of general supplies, information on enemy movements and disposi-
tions, temporary hiding places among the local citizens and emer-
gency  manpower  that can be used to expand the guerrilla  numbers
then needed to conduct decisive military engagements of opportu-
nity.4  To establish the elaborate infrastructure needed to
carry  out such programs, however, guerrilla movements need secure
bases from which to operate.
     Unlike orthodox Marxist-Leninist who believe revolutionary
insurgents should base their movement in urban centers with their
concentrations of people, industry, and governmental institu-
tions,  Guevara  was an avid proponent of the Maoist  belief  that
guerrilla  movements  should establish themselves in secure  rural
enclaves.   He stated:
         The struggles of the city masses of organized
    workers  should  not  be  underrated;  but  their  real
    possibilities  of  engaging in armed struggle  must  be
    carefully    analyzed   where   the   guarantees   which
    customarily  adorn  our constitutions are suspended  or
    ignored.     In  these conditions the  illegal  worker's
    movements  face  enormous dangers.  They must  function
    secretly  without  arms.    The situation  in  the  open
    country  is not so difficult.  There, in places  beyond
    the  reach  of the repressive forces,  the  inhabitants
    can be supported by the armed guerrillas.5
Becase of their inaccessibility and isolation, rural areas offer
guerrilla  movements the security they need to mature and  expand.
The rough terrain and frequently canopied vegetation of the hin-
terland shield guerrilla forces from direct government observa-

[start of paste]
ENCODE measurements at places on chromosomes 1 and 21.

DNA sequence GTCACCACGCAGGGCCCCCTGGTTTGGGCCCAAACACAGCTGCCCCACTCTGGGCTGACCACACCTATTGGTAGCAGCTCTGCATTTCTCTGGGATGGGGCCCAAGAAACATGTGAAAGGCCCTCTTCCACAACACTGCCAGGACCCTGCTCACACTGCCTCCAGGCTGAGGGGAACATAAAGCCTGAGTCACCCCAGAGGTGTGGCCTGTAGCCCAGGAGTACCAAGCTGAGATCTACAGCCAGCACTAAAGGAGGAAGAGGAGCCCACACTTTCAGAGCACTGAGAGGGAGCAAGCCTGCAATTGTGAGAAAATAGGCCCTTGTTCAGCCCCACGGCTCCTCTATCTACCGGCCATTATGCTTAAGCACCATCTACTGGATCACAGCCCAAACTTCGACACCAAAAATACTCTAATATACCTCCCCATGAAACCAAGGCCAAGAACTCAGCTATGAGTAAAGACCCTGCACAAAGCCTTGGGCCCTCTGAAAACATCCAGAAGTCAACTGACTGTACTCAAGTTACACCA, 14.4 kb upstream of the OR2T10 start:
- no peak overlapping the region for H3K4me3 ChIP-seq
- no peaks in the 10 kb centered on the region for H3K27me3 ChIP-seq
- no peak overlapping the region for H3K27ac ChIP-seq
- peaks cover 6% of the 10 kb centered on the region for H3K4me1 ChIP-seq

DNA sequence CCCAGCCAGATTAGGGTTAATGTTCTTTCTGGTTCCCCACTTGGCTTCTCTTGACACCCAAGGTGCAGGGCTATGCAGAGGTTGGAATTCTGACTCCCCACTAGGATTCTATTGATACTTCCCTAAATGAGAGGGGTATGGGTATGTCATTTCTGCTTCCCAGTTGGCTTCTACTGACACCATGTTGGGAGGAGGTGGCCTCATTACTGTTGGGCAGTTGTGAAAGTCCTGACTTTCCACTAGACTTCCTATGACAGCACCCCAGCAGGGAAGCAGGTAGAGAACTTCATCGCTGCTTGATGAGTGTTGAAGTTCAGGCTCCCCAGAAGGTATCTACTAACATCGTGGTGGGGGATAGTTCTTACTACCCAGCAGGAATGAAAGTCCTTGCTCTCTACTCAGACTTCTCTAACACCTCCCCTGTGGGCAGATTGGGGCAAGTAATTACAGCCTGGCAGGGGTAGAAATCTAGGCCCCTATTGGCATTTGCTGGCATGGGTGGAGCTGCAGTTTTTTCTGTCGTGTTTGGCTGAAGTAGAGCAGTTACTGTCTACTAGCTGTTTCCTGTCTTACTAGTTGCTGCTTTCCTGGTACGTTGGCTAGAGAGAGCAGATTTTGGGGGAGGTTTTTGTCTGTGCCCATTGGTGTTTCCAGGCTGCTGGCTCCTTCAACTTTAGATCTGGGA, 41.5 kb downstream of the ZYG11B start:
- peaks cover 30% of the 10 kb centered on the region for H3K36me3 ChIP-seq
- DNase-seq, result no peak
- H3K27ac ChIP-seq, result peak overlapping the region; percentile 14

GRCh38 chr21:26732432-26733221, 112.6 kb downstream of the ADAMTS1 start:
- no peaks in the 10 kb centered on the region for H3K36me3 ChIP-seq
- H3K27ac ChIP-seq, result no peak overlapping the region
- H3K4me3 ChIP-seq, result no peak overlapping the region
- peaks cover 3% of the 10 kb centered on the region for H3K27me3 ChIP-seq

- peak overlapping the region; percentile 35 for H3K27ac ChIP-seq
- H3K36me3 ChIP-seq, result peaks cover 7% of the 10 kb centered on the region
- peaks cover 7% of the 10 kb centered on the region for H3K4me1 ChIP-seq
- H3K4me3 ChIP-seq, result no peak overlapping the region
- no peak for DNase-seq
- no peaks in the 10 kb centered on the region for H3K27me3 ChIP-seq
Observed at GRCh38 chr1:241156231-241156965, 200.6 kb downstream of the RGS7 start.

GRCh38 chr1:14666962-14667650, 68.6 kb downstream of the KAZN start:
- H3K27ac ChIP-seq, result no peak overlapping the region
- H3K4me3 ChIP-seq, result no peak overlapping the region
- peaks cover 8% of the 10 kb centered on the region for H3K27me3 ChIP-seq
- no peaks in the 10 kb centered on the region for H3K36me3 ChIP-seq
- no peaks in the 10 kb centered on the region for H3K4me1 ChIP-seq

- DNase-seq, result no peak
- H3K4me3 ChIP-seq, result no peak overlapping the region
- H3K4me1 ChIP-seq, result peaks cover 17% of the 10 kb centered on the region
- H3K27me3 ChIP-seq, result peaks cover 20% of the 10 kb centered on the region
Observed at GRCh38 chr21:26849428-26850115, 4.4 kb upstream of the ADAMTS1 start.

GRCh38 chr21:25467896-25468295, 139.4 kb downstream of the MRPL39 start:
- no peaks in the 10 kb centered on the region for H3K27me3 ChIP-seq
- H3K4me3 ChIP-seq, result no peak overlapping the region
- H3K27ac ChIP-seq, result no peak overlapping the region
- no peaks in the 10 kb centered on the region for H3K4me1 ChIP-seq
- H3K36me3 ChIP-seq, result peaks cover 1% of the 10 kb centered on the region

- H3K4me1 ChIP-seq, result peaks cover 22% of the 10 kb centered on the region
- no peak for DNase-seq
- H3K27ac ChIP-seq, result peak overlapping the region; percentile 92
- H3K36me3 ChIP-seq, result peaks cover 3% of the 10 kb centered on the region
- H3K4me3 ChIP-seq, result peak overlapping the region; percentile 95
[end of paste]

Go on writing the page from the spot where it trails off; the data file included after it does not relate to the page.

tion and diminishes the effectiveness of the regime's heavy indi-
rect  fire  weapons; e.g., attack airplanes, artillery and  tanks.
In its secure position, the guerrilla movement establishes defen-
sive  positions in depth; develops para-military training centers;
constructs logistics facilities, small hospitals, schools and pro-
paganda  organs such as radio stations and printing shops; and  if
needed,  endeavors to set up small industries to build and  repair
weapons, and produce other military related items.6
     From its secure bases in the countryside, the guerrilla move-
ment strikes out at government forces operating in the surround-
ing  area.     Moving into attack positions during  the  night,   it
systematically conducts incessant attacks against small govern-
ment   army  outposts and convoys to seize munitions  and  supplies
with  with  which it can sustain itself and outfit  new   recruits.
These  attacks  are designed to weaken the morale and strength  of
the  government  soldiers,   as well as supply the  guerrilla  band
with  the  bulk  of its armaments.   They are  supported  by  small